To celebrate our first year of existence, I’m pulling together some lists of articles we’ve published and I’ll post them throughout the week. I’ll have lists of articles for extract brewers. all-grain brewers, hop lovers, and more. Today, I’ll start with the obvious list. Here’s our most-read articles from our first year of publication.
This was by far our most popular article. It covered the work Dr. Chris White has done documenting how much bitterness different yeast strains scrub from the wort. When he follows up and releases the full data set, we’ll bring the information to you.
Small batch brewing is gaining in popularity. In this article, I describe how you can assemble a simple 3.0-gallon (11-L) all grain brewery, with a beverage cooler lined with a steeping bag as a lauter tun. It’s easy and you don’t have to build or modify any equipment. Plus, it’s flexible — you can mash either in your brewpot (to hold mash temperature steady) or in the cooler (for less mess). You can also use this same setup to brew 5.0-gallon (19-L) partial mash batches.
Brew-in a-bag (BIAB) is a straightforward brewing method and a good introduction to all-grain brewing.
In mead making and winemaking, the yeast frequently need a little help in the form of yeast nutrients to boost the free amino nitrogen (FAN) levels in the must. If you add the nutrients in a staggered fashion, you supply them to the yeast as they need them. This can greatly speed you mead fermentation.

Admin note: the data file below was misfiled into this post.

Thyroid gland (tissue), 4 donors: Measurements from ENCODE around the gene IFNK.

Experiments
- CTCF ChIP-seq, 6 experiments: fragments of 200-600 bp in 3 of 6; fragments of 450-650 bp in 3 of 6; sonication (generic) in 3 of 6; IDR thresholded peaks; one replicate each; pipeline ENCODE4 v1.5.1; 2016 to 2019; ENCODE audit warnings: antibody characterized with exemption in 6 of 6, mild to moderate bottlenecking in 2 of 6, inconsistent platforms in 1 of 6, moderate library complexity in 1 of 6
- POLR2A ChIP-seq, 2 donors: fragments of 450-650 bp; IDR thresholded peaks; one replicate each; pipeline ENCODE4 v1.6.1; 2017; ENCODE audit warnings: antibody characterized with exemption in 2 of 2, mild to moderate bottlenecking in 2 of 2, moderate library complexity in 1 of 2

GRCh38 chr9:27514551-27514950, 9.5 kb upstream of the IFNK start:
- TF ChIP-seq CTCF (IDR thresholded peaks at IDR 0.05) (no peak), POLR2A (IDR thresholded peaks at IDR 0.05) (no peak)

Can you use PET bottles, the bottles that soda comes in, to hold beer? As it turns out, for short periods of time, the answer is yes. I also point out that the 3 L bottles make great yeast starter vessels.
A quickly-brewed pale ale with tons of hops added in the whirpool — James’ 15-Minute Pale Ale.
As part of my series on American Hoppy Ales — pale ale, IPA, and double IPA — I looked at the effect of chloride and sulfate levels in your water and how they influenced hop bitterness. James and I also organized an experiment to test this. The results were interesting.
For those brewers looking to take the plunge into brewing a sour beer, here’s a simple recipe to get you started. The only difficult thing about it is waiting for the beer to sour. (Seriously, it takes at least a year.) For those willing to put in a little more effort on brewday, my Basic Homebrewed Lambic recipe mimics how traditional lambics are brewed.
This was the sequel to my Five Tips for Brewing a Big Beer.
Finally, an early article on why adding some base malts to the grains you steep — effectively doing a partial mash — is one of the best things you can do to improve the malt aroma in your extract beers.